Relationships are hard work and most of the people probably think at some point that communicating in a positive way with the other half when discussing stressful issues, such as home finances, for example, is an impossible thing to do. However, now the Swiss experts say that there is a "love hormone," that could edge off such conflicts.
Oxytocin is a hormone that also acts as a neurotransmitter in the brain. It has been used for many years for its role in the birth process, such as inducing labor and lactation. Oxytocin has been found to be beneficial for reducing anxiety and stress, producing feelings of well-being, empathy, bonding, and sexual arousal. But more recently, the researchers from Switzerland started exploring the benefits of the hormone on human couple interactions in order to help couples communicate better. Oxytocin is marketed under the name "Liquid Trust" and is also called the "cuddle chemical."
For the study purposes, the investigators recruited adult couples who they randomly assigned into two groups: one group of participants were administered oxytocin intranasally and the other group received placebo, also in a nasal spray, before engaging in conflict discussions in a lab setting. The experts then analyzed the effects of the hormone given to couples, and found that it reduced levels of the stress hormone cortisol and increased positive communication behavior, compared to the placebo.
"We are just beginning to understand the powerful effects of hormones and chemicals released by the body in the context of important social interactions," commented John Krystal, M.D., the editor of Biological Psychiatry and added that scientists are looking forward to exploring pharmacological use of oxytocin in order to facilitate positive communication, and bring down stress levels between couples who have trouble when it comes to discussing their finances or how to raise children.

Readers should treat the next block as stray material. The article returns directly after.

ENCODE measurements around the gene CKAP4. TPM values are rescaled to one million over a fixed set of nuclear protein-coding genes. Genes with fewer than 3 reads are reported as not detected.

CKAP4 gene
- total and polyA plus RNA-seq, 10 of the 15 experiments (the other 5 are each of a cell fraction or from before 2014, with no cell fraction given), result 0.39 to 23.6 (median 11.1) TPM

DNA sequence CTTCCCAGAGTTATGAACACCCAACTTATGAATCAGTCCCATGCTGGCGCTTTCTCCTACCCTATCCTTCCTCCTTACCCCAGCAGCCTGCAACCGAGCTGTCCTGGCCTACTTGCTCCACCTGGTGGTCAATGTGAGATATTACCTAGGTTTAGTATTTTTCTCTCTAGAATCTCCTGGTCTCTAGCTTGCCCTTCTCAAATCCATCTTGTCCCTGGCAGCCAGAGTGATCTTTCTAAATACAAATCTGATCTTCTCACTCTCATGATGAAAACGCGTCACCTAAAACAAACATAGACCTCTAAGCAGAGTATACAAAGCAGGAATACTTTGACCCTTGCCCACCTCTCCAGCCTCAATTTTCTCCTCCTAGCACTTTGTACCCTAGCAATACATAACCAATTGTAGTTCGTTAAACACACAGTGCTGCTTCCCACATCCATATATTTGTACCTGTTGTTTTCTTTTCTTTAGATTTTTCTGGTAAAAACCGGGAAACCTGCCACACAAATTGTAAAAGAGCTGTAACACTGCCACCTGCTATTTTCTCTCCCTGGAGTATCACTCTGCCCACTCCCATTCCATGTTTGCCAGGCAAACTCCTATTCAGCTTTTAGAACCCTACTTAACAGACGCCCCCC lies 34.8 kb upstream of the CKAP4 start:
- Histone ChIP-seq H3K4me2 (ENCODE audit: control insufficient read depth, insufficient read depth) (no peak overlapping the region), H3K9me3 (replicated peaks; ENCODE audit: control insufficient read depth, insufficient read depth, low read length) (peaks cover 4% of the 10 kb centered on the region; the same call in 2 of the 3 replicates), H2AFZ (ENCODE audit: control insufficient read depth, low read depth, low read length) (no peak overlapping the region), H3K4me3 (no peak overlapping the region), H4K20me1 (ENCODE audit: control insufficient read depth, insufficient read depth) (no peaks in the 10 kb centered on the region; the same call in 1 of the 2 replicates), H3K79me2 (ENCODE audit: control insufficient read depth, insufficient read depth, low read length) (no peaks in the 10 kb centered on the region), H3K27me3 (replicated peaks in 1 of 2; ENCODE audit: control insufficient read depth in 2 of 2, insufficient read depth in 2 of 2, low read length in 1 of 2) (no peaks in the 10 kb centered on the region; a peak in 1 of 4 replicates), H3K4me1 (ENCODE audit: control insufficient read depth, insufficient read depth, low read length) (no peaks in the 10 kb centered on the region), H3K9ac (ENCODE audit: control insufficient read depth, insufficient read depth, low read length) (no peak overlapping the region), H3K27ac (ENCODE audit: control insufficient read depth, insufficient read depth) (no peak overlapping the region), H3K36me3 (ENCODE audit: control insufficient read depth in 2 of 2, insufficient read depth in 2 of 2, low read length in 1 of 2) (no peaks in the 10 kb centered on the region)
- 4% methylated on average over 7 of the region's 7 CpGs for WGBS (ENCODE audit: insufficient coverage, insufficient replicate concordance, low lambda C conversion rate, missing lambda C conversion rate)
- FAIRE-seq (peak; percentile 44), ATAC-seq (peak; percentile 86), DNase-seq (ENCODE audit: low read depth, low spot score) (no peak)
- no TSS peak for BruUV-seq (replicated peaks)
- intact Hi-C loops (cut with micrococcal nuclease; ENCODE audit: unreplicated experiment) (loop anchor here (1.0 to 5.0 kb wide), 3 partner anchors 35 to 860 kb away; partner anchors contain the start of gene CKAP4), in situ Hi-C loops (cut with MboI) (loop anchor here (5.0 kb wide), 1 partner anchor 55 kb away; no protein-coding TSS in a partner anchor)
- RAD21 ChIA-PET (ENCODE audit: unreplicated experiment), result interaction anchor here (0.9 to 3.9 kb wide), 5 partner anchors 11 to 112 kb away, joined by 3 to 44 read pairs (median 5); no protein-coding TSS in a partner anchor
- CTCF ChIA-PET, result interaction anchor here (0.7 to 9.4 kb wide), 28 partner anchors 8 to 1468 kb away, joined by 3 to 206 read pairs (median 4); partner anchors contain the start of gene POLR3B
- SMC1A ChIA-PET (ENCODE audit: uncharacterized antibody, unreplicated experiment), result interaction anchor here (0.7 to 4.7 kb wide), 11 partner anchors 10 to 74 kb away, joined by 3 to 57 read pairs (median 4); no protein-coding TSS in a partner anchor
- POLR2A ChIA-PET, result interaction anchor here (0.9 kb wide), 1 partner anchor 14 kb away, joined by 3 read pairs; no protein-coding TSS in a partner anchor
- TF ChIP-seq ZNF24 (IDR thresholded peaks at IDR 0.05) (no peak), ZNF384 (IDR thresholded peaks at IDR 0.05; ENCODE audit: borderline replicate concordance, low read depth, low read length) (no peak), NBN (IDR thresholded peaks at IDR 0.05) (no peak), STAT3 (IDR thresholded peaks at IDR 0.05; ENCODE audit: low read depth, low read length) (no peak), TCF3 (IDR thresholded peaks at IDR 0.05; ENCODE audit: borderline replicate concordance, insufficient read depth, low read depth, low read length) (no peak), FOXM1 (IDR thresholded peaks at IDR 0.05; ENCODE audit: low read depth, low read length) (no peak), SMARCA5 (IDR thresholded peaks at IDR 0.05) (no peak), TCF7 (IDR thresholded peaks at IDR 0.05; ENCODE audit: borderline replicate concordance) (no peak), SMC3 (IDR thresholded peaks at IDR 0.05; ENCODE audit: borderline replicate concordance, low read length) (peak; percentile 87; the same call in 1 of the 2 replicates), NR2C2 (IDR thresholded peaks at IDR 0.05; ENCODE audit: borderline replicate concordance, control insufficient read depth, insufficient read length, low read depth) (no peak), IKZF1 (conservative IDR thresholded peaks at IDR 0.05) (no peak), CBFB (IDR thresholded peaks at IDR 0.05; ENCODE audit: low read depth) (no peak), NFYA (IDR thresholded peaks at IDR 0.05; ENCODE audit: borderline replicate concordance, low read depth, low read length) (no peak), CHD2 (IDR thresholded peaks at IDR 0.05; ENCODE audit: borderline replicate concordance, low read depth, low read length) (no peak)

The main author of the study, Beate Ditzen said that this study was the first of its kind on this matter and important because it analyzed real-time behavior of couples in natural environment. According to Ditzen, the hormone might help the scientists to pronounce the effects of a standard treatment, such as cognitive behavioral therapy, by possibly making the benefits of social interaction more accessible to people. But it most probably will not replace these standard treatments, said Ditzen.
The investigators caution that this study does not indicate that oxytocin must be used as a treatment on its own and the effects of repeated use of the hormone have not been examined in humans. What is more, important ethical concerns will have to be taken into consideration, such as to what extent it should be administered as a "treatment" and whether developed treatments could become drugs of abuse in the form of "social enhancers."
Previous studies on the oxytocin, published in July 1999 in the journal Psychiatry, came to the conclusion that the hormone "may be mediating emotional experiences in close relationships." Another research authored by Rebecca Turner, PhD, from University of California, found that oxytocin is a powerful hormone that promotes attachment between human beings. Oxytocin is natural reaction of the body in response to feelings of happiness, and is best known for promoting bonding between mothers and newborns following birth.